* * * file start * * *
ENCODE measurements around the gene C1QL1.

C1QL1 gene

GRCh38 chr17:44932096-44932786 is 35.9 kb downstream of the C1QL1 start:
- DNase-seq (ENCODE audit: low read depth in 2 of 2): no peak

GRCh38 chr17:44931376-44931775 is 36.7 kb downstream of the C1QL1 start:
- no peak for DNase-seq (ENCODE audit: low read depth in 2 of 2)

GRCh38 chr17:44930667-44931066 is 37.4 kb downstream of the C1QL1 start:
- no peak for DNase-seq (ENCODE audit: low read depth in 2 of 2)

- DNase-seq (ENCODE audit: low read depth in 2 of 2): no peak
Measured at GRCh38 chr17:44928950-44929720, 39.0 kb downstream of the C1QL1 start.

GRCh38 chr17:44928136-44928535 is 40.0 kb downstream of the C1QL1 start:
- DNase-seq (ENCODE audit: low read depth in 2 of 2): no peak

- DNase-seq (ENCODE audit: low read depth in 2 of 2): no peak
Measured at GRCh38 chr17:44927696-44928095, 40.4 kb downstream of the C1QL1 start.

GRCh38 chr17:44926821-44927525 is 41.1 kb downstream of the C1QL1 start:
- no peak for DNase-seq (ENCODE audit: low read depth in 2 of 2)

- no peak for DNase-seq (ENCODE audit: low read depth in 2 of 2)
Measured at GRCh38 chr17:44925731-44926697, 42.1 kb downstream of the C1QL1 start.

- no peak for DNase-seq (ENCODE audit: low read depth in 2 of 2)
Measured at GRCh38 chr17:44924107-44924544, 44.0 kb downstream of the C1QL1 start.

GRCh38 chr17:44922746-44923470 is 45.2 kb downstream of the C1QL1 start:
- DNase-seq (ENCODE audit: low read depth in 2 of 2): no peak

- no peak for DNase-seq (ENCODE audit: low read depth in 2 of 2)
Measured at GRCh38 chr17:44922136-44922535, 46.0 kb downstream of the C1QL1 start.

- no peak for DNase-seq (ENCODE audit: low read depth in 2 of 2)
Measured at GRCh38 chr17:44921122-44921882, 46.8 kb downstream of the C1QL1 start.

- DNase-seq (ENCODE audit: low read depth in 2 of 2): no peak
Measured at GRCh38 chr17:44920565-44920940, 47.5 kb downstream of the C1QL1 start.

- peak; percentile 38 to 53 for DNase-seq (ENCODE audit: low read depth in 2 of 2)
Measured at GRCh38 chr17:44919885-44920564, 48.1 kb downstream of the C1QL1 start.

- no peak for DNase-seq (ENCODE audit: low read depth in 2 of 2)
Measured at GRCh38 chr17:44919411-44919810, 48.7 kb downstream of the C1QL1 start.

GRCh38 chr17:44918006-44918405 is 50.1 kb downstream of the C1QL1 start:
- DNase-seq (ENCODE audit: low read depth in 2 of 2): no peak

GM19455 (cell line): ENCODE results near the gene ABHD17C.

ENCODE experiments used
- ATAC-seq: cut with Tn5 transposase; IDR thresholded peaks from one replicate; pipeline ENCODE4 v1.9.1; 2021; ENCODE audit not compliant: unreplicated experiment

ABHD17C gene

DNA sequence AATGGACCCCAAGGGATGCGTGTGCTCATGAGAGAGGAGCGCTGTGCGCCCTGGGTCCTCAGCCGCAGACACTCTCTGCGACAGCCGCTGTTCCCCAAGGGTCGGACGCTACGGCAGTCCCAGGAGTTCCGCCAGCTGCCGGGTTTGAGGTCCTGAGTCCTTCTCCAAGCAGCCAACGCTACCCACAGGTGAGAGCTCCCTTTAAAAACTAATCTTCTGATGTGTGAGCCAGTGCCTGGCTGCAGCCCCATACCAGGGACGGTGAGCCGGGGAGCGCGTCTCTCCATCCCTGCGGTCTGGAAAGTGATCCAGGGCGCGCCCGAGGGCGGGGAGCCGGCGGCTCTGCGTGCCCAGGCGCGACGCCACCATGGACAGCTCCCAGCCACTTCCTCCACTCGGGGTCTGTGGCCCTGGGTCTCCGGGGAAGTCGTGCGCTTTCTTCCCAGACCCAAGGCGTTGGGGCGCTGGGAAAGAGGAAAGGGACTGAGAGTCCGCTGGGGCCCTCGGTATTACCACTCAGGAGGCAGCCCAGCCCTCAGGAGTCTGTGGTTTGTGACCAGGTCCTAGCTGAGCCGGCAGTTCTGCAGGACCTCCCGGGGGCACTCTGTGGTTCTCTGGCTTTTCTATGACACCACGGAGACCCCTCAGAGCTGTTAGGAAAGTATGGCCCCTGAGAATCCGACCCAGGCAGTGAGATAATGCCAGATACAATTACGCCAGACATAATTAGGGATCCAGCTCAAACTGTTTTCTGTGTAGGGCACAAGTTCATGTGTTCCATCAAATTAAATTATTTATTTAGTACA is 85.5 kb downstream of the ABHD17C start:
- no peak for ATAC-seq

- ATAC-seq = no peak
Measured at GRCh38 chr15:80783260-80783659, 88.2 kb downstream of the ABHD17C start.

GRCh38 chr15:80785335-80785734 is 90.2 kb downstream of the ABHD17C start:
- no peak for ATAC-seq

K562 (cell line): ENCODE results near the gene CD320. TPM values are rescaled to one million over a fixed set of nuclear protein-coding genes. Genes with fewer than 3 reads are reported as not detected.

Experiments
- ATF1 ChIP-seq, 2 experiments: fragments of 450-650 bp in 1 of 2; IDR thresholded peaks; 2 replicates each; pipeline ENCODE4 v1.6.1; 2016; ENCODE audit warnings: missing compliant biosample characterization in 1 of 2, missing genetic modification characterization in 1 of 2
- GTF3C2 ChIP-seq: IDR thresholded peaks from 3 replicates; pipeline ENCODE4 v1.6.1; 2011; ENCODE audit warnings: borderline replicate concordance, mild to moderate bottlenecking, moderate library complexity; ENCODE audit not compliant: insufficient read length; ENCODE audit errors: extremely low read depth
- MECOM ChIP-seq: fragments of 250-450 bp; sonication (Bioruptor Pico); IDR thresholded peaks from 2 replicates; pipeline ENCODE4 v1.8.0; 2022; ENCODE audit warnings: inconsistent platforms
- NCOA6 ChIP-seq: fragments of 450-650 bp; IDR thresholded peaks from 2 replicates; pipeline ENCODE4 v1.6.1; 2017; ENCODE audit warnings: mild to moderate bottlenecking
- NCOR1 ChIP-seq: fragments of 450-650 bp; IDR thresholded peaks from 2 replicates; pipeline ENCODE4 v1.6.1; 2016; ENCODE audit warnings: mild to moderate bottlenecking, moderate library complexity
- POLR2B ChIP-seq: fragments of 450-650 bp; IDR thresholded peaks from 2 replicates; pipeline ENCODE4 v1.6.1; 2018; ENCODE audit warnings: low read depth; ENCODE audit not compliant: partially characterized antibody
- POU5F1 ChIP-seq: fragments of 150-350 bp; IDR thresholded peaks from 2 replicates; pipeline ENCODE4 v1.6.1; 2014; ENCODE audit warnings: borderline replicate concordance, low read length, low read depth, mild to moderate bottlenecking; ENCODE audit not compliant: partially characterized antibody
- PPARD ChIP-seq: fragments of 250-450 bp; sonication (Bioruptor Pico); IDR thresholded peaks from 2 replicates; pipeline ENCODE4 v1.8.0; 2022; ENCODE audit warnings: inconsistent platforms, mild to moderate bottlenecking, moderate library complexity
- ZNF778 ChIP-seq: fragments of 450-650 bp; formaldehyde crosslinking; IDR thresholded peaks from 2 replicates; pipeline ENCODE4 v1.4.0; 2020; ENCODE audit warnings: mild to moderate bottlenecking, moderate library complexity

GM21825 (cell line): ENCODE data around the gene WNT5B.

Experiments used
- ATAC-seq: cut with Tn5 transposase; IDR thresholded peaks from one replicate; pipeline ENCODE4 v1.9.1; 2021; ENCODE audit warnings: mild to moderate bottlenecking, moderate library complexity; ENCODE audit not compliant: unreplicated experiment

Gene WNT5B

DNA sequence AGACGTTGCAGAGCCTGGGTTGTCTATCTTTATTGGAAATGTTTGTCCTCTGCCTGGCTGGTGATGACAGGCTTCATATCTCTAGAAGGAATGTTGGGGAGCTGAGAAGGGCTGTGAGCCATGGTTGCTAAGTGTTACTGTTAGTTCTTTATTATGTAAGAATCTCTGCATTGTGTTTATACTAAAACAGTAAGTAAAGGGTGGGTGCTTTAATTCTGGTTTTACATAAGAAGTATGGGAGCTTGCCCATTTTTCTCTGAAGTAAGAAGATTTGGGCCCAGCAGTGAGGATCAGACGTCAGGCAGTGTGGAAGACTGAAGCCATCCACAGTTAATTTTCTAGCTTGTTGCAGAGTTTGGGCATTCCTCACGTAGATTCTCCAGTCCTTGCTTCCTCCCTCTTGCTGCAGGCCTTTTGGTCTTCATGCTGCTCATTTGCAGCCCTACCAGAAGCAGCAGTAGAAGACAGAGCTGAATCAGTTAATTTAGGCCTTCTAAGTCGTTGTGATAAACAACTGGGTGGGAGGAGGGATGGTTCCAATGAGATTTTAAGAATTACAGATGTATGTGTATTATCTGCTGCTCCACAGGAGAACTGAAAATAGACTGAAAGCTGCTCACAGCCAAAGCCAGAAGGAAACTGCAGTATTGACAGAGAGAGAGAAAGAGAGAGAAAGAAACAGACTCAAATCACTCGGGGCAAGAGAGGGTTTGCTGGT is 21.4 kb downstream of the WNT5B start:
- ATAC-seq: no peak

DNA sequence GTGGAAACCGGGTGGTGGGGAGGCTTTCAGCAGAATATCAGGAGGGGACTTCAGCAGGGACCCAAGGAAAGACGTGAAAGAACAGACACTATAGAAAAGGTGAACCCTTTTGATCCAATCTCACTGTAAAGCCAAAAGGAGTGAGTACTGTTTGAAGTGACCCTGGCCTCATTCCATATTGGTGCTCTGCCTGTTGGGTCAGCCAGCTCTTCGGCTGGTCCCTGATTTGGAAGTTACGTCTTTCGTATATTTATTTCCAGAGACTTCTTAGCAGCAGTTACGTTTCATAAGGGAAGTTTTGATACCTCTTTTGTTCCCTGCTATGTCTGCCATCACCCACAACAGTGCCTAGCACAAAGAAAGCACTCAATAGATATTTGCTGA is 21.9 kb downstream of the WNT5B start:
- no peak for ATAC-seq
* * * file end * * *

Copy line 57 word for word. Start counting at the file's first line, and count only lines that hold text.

Experiments used